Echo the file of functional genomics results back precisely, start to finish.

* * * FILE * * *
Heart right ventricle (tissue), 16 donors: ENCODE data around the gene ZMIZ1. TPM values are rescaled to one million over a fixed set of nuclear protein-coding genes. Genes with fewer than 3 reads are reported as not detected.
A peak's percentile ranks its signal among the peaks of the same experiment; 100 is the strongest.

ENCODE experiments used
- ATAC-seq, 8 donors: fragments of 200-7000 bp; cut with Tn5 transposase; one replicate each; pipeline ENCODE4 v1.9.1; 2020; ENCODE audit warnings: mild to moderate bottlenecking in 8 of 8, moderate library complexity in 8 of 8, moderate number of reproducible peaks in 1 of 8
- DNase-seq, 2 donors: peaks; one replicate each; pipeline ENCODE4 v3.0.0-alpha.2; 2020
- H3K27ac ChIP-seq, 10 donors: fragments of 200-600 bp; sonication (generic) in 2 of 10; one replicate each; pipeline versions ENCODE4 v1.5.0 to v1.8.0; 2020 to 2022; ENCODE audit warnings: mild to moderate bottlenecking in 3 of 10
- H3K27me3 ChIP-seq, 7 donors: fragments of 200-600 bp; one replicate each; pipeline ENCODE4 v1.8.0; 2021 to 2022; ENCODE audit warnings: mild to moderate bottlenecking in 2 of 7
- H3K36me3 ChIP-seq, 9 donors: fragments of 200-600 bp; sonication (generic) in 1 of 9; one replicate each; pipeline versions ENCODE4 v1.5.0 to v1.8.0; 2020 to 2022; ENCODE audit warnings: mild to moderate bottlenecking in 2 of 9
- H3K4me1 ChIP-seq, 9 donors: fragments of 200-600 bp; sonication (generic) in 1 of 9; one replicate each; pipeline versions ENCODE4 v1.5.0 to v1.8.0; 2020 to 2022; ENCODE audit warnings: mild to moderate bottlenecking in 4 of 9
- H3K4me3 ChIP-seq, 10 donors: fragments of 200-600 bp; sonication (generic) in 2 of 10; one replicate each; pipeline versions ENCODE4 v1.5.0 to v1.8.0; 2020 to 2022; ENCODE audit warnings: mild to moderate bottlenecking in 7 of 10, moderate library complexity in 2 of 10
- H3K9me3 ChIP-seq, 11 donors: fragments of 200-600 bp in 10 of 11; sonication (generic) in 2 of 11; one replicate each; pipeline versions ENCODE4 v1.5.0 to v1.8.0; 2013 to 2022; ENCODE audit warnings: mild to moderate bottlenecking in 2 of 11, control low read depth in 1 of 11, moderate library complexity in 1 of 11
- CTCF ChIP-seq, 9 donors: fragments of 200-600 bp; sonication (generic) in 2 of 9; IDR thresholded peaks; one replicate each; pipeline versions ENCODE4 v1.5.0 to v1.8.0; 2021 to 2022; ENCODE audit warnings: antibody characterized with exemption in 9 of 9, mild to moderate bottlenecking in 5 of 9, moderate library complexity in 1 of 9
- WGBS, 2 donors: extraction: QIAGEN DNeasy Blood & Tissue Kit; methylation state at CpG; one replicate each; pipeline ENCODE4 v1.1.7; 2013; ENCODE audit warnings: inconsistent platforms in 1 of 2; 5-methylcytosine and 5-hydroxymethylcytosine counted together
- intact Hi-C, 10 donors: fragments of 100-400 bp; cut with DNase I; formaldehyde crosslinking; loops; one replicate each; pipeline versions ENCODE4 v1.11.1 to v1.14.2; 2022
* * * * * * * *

Heart right ventricle (tissue), 16 donors: ENCODE data around the gene ZMIZ1. TPM values are rescaled to one million over a fixed set of nuclear protein-coding genes. Genes with fewer than 3 reads are reported as not detected.
A peak's percentile ranks its signal among the peaks of the same experiment; 100 is the strongest.

ENCODE experiments used
- ATAC-seq, 8 donors: fragments of 200-7000 bp; cut with Tn5 transposase; one replicate each; pipeline ENCODE4 v1.9.1; 2020; ENCODE audit warnings: mild to moderate bottlenecking in 8 of 8, moderate library complexity in 8 of 8, moderate number of reproducible peaks in 1 of 8
- DNase-seq, 2 donors: peaks; one replicate each; pipeline ENCODE4 v3.0.0-alpha.2; 2020
- H3K27ac ChIP-seq, 10 donors: fragments of 200-600 bp; sonication (generic) in 2 of 10; one replicate each; pipeline versions ENCODE4 v1.5.0 to v1.8.0; 2020 to 2022; ENCODE audit warnings: mild to moderate bottlenecking in 3 of 10
- H3K27me3 ChIP-seq, 7 donors: fragments of 200-600 bp; one replicate each; pipeline ENCODE4 v1.8.0; 2021 to 2022; ENCODE audit warnings: mild to moderate bottlenecking in 2 of 7
- H3K36me3 ChIP-seq, 9 donors: fragments of 200-600 bp; sonication (generic) in 1 of 9; one replicate each; pipeline versions ENCODE4 v1.5.0 to v1.8.0; 2020 to 2022; ENCODE audit warnings: mild to moderate bottlenecking in 2 of 9
- H3K4me1 ChIP-seq, 9 donors: fragments of 200-600 bp; sonication (generic) in 1 of 9; one replicate each; pipeline versions ENCODE4 v1.5.0 to v1.8.0; 2020 to 2022; ENCODE audit warnings: mild to moderate bottlenecking in 4 of 9
- H3K4me3 ChIP-seq, 10 donors: fragments of 200-600 bp; sonication (generic) in 2 of 10; one replicate each; pipeline versions ENCODE4 v1.5.0 to v1.8.0; 2020 to 2022; ENCODE audit warnings: mild to moderate bottlenecking in 7 of 10, moderate library complexity in 2 of 10
- H3K9me3 ChIP-seq, 11 donors: fragments of 200-600 bp in 10 of 11; sonication (generic) in 2 of 11; one replicate each; pipeline versions ENCODE4 v1.5.0 to v1.8.0; 2013 to 2022; ENCODE audit warnings: mild to moderate bottlenecking in 2 of 11, control low read depth in 1 of 11, moderate library complexity in 1 of 11
- CTCF ChIP-seq, 9 donors: fragments of 200-600 bp; sonication (generic) in 2 of 9; IDR thresholded peaks; one replicate each; pipeline versions ENCODE4 v1.5.0 to v1.8.0; 2021 to 2022; ENCODE audit warnings: antibody characterized with exemption in 9 of 9, mild to moderate bottlenecking in 5 of 9, moderate library complexity in 1 of 9
- WGBS, 2 donors: extraction: QIAGEN DNeasy Blood & Tissue Kit; methylation state at CpG; one replicate each; pipeline ENCODE4 v1.1.7; 2013; ENCODE audit warnings: inconsistent platforms in 1 of 2; 5-methylcytosine and 5-hydroxymethylcytosine counted together
- intact Hi-C, 10 donors: fragments of 100-400 bp; cut with DNase I; formaldehyde crosslinking; loops; one replicate each; pipeline versions ENCODE4 v1.11.1 to v1.14.2; 2022